Pleeeasse Don’t Look at Me
I was a painfully shy child. They called me “Bashful.” Pictures of me hiding my face or crying on picture day aren’t hard to find. People looking at me make me very self-conscious. Many folks find that a surprise. I write this post for everyone who is shy.
I find the best and most engaging way is to tell a brief story that sets up your work.
Gl also left a great link to a post on talking about what you do.
I so agree with what GL says that I’m going to tell you a story about telling stories. This is the reason that most folks don’t think I’m shy.
The Story about Telling Stories
My son was also a painfully shy child. He didn’t like people looking at him. When other young children were saying “Hi!” He was a child like I had been — hiding or being uncooperative about such things. Then one day, when he was about thirteen, I noticed a change in his behavior. He had suddenly become entertaining.
That day at work I spoke to a close friend about it. “You know my son has finally found a way to deal with the world. He gets entertaining, telling stories about what he wants to say rather than actually saying it. It’s so interesting. The shift is slight, but I can see it. By doing that he makes so that people are looking at him telling a story, they’re not actually looking at him — who he is.”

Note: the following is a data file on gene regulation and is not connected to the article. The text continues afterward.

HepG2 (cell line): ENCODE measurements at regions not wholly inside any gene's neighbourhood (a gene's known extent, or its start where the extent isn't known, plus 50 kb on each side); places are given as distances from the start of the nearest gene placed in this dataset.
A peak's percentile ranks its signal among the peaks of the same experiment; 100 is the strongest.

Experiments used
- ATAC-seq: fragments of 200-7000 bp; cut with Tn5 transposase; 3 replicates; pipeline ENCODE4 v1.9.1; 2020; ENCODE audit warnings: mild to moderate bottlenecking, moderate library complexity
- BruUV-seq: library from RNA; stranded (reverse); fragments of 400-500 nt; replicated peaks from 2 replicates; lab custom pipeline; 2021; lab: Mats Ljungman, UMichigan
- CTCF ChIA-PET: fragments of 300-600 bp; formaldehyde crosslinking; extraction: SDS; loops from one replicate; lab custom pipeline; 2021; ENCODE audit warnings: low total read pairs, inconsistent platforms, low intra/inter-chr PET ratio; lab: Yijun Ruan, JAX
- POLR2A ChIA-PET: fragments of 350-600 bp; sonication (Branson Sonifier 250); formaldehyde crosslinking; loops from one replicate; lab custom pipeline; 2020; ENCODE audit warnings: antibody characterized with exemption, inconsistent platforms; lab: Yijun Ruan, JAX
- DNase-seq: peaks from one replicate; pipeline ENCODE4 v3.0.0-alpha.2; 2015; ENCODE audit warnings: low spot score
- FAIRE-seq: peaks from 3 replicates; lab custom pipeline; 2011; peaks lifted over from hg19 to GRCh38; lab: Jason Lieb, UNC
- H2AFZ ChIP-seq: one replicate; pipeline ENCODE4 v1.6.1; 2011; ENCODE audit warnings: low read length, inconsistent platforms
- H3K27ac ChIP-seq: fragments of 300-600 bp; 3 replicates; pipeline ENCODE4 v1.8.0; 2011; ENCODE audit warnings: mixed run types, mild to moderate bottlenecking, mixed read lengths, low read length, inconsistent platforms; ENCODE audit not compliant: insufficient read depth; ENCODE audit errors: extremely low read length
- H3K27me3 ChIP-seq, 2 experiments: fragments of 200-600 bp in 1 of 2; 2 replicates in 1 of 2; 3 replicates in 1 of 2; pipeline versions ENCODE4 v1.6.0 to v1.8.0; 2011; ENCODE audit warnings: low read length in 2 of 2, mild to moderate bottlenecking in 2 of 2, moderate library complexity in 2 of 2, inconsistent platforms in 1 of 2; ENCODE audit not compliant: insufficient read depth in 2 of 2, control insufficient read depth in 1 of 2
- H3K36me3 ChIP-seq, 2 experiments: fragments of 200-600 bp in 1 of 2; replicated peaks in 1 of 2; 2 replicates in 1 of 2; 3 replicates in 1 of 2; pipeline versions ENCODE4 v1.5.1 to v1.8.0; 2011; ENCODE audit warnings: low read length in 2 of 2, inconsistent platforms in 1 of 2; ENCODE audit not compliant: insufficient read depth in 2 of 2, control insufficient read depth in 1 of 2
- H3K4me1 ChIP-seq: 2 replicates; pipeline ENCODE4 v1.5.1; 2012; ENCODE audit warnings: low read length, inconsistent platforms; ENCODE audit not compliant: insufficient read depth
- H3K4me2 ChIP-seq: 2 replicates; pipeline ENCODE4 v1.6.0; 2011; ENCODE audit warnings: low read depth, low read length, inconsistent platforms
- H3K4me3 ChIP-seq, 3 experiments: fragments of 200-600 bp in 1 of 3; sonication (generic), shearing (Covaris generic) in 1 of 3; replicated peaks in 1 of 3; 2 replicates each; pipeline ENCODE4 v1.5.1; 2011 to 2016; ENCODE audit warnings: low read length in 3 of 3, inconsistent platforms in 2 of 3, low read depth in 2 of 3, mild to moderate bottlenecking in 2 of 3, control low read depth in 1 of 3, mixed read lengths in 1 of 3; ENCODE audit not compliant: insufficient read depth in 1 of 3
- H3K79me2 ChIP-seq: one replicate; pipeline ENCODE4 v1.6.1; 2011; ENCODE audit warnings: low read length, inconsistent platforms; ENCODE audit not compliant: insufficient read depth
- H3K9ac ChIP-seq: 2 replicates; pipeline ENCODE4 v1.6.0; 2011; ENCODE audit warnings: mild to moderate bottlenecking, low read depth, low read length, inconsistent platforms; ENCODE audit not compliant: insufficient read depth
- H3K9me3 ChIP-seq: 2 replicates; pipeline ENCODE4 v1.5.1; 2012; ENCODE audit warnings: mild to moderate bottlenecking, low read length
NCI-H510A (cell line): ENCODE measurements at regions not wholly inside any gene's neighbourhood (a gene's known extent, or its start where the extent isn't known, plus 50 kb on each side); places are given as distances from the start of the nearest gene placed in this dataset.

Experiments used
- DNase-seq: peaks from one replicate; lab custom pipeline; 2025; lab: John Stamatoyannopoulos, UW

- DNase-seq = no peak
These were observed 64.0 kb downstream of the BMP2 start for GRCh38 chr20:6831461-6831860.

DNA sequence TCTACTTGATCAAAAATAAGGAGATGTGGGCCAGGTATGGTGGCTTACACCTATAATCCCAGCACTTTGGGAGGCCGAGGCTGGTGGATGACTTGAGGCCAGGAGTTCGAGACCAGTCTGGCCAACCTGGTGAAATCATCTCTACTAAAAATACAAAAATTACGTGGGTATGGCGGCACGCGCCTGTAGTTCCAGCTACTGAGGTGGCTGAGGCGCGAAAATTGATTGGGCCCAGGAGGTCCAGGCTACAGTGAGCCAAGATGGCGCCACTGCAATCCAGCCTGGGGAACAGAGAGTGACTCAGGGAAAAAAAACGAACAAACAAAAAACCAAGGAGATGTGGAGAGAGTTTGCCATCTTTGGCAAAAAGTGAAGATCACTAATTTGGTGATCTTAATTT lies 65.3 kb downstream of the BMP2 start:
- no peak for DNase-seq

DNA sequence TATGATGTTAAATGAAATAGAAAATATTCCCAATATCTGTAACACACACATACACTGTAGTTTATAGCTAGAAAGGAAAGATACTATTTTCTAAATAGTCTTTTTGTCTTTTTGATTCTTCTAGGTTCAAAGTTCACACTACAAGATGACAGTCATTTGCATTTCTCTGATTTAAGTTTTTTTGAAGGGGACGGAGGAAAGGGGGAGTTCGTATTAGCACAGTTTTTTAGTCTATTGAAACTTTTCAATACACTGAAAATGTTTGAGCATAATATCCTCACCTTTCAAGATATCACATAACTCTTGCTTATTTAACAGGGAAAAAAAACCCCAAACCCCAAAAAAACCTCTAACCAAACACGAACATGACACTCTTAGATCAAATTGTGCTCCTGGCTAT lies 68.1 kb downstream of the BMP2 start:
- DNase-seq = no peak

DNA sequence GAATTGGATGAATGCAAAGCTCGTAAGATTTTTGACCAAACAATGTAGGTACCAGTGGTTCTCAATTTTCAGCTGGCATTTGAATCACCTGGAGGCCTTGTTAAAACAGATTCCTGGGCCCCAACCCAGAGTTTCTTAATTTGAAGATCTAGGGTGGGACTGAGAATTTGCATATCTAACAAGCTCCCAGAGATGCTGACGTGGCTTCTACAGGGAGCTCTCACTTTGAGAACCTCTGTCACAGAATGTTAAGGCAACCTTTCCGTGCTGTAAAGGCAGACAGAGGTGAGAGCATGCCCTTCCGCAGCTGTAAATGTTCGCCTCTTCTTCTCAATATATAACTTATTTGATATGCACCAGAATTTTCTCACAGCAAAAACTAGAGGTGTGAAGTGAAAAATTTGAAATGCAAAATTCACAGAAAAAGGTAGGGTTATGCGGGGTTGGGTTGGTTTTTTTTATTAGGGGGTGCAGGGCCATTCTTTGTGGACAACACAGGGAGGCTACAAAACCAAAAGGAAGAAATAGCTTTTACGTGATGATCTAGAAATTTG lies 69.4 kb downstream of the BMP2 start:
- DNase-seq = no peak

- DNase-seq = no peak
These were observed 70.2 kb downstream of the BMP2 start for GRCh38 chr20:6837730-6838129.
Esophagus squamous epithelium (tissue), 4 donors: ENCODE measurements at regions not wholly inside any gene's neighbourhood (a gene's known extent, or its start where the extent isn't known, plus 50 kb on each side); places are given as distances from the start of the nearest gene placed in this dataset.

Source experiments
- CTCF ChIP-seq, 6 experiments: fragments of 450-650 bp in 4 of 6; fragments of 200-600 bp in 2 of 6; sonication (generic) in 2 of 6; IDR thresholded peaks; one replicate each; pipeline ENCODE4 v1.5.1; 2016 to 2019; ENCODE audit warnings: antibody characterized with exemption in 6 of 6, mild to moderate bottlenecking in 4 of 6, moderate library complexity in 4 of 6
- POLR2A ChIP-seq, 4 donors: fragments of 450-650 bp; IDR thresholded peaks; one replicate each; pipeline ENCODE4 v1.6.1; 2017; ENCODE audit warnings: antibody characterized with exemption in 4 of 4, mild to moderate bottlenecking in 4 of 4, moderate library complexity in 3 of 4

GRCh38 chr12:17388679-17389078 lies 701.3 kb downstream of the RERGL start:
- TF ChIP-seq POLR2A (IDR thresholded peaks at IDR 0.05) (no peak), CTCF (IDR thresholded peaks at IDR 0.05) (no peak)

My friend Peg said, “Gee, I wonder where he got that from.”
“Guilty. I don’t mind if you look at my work. I think it’s fine if you watch me teach, or speak, or explain something I know. But I sure get self-conscious if I think you are looking at me.”
That’s why GL’s advice is particularly strong.
If you’re self-conscious about self-promoting, explain what you do by telling a story. Then people will be listening to the story and seeing the storyteller in you.
It works. I’ve been doing it since I was 13 too.
–Me “Liz” Strauss